WASHINGTON - The Justice Department today filed a lawsuit against Gary Luke, the owner of two apartment buildings in Garden Grove, Calif., and Mary Ngo, co-owner of one of the properties, alleging a pattern or practice of discriminating against Hispanic tenants. The lawsuit arose as a result of a charge issued by the U.S. Department of Housing and Urban Development.
The complaint, filed in federal district court in the Central District of California, related to the rental policies practiced at the residential buildings located at 13172 and 13192 Adland Street. Specifically, the complaint alleges that the Luke and Ngo terminated the leases of Hispanic tenants to replace them with Vietnamese tenants, misrepresented the availability of units to non-Vietnamese prospective tenants, and made statements in connection with the rental of apartment units that express a preference, limitation, or discrimination based on national origin.
The suit seeks monetary damages to compensate victims, civil penalties, and a court order barring future discrimination.
Fighting illegal housing discrimination is a top priority of the Justice Department. In February 2006, Attorney General Alberto R. Gonzales announced Operation Home Sweet Home, a concentrated initiative to expose and eliminate housing discrimination in America. This initiative was inspired by the plight of displaced victims of Hurricane Katrina who were suddenly forced to find new places to live. Operation Home Sweet Home is not limited to the areas hit by Hurricane Katrina, and targets housing discrimination all over the country.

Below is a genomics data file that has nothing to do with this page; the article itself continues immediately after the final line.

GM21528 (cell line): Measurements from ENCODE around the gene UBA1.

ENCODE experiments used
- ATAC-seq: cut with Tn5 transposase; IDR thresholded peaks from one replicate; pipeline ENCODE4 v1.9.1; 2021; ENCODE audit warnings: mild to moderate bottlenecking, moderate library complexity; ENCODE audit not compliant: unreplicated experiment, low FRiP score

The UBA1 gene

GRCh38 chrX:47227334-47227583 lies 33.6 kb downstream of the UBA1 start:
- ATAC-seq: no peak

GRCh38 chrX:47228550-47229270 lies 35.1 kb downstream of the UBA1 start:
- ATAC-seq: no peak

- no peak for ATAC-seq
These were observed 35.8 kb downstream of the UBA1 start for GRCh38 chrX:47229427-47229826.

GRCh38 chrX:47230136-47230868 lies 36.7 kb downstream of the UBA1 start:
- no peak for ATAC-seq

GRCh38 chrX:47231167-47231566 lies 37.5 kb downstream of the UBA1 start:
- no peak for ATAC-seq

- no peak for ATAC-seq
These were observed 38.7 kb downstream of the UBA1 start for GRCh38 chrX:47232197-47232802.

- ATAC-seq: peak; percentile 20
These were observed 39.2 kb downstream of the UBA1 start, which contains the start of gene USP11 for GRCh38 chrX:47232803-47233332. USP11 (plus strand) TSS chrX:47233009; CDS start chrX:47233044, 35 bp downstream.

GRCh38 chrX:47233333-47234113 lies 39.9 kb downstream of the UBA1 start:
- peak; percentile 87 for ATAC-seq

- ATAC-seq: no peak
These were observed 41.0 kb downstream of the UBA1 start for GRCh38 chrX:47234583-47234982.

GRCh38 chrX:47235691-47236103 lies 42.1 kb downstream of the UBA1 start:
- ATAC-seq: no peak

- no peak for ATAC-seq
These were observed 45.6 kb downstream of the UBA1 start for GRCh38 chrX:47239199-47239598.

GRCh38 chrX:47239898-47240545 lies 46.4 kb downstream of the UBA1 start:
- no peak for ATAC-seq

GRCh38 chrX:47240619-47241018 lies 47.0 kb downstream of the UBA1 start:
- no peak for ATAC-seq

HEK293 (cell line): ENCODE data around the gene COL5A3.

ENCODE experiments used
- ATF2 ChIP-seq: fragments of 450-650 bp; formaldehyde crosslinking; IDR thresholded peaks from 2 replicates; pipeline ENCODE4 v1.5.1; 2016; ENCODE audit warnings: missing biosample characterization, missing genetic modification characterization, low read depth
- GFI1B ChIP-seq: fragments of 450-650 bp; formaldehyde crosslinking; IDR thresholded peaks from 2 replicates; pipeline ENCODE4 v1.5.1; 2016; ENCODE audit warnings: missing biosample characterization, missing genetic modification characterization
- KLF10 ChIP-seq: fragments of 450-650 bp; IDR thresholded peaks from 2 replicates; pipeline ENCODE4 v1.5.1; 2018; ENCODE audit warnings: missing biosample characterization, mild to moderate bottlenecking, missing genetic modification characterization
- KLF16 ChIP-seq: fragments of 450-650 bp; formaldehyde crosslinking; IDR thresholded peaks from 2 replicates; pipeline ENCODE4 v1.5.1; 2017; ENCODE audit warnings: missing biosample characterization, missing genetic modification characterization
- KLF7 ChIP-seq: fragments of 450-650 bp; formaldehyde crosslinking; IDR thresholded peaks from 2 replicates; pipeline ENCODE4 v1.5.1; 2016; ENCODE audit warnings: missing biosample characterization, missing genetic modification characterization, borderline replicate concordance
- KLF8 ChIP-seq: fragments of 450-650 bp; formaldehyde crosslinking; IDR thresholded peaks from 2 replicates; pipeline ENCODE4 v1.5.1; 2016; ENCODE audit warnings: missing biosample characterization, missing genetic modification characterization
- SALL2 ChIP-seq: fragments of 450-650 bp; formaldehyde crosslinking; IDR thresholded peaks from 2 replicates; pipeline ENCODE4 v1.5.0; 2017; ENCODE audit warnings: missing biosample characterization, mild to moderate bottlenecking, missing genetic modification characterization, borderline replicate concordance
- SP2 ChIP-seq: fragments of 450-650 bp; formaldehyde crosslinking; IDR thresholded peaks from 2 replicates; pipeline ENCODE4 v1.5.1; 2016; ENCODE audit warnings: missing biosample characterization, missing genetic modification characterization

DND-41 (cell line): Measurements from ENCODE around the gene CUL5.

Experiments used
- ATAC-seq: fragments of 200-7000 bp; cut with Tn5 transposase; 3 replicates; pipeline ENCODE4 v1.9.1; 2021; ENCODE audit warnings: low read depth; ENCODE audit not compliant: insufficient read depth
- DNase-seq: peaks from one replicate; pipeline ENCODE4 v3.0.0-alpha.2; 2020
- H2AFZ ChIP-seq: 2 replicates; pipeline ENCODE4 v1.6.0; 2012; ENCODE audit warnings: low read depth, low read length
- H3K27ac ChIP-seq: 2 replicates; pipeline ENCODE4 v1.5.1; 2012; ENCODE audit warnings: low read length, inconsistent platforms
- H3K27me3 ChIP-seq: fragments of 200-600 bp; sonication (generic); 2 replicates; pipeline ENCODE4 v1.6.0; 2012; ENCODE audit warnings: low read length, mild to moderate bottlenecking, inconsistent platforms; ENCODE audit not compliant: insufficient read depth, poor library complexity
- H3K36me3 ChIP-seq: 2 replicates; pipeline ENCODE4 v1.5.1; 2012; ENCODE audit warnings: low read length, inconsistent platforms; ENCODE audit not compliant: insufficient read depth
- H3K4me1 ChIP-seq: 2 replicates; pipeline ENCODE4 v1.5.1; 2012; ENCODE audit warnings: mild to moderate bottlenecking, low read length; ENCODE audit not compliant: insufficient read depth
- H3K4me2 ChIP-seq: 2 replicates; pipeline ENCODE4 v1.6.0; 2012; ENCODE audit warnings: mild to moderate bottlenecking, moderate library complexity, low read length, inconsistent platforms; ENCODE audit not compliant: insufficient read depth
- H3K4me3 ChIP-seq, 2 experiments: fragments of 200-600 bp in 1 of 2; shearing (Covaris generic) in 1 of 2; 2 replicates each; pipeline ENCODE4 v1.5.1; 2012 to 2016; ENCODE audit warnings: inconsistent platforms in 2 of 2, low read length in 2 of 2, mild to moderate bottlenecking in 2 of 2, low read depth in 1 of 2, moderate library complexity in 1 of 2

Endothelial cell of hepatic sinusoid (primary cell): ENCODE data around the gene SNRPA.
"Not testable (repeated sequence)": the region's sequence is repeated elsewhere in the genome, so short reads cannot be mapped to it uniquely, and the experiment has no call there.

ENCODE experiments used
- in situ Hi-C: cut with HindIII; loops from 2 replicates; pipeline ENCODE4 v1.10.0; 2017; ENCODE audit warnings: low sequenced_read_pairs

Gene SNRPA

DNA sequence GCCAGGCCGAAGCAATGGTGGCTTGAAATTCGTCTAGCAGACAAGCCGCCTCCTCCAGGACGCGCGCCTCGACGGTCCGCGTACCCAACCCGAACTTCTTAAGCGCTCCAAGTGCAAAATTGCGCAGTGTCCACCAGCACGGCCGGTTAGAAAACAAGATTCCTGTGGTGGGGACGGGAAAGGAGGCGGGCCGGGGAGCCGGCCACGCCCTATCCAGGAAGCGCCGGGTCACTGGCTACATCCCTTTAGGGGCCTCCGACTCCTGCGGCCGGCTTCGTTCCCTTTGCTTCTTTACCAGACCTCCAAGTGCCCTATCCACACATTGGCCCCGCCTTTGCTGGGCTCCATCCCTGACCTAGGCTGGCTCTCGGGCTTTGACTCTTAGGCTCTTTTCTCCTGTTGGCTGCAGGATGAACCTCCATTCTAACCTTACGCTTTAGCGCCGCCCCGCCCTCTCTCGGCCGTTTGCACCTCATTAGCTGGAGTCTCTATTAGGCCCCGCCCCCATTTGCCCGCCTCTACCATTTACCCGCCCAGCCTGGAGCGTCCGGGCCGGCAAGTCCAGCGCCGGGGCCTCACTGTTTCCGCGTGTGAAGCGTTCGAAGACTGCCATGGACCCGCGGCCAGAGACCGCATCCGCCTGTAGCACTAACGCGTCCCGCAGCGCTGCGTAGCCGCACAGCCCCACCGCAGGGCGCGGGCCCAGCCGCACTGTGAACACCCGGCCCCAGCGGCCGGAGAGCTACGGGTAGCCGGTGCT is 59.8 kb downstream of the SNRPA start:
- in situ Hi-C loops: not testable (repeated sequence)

The suit seeks to prevent the city from enforcing the ordinance, monetary damages to compensate victims, civil penalties, and a court order barring future discrimination.
For more information about Operation Home Sweet Home, please visit the Justice Department Web site at http://www.usdoj.gov/fairhousing. Individuals who believe that they may have been victims of housing discrimination may call the Housing Discrimination Tip Line at 1-800-896-7743, email the Justice Department at firstname.lastname@example.org, or contact the U.S. Department of Housing and Urban Development at 1-800-669-9777.
The federal Fair Housing Act prohibits discrimination in housing on the basis of race, color, religion, sex, familial status, national origin and disability. Since January 2001, the Justice Departmentís Civil Rights Division has filed 215 cases to enforce the Fair Housing Act, including 22 based on national origin. For more information about the Civil Rights Division and the laws it enforces, go to www.usdoj.gov/crt.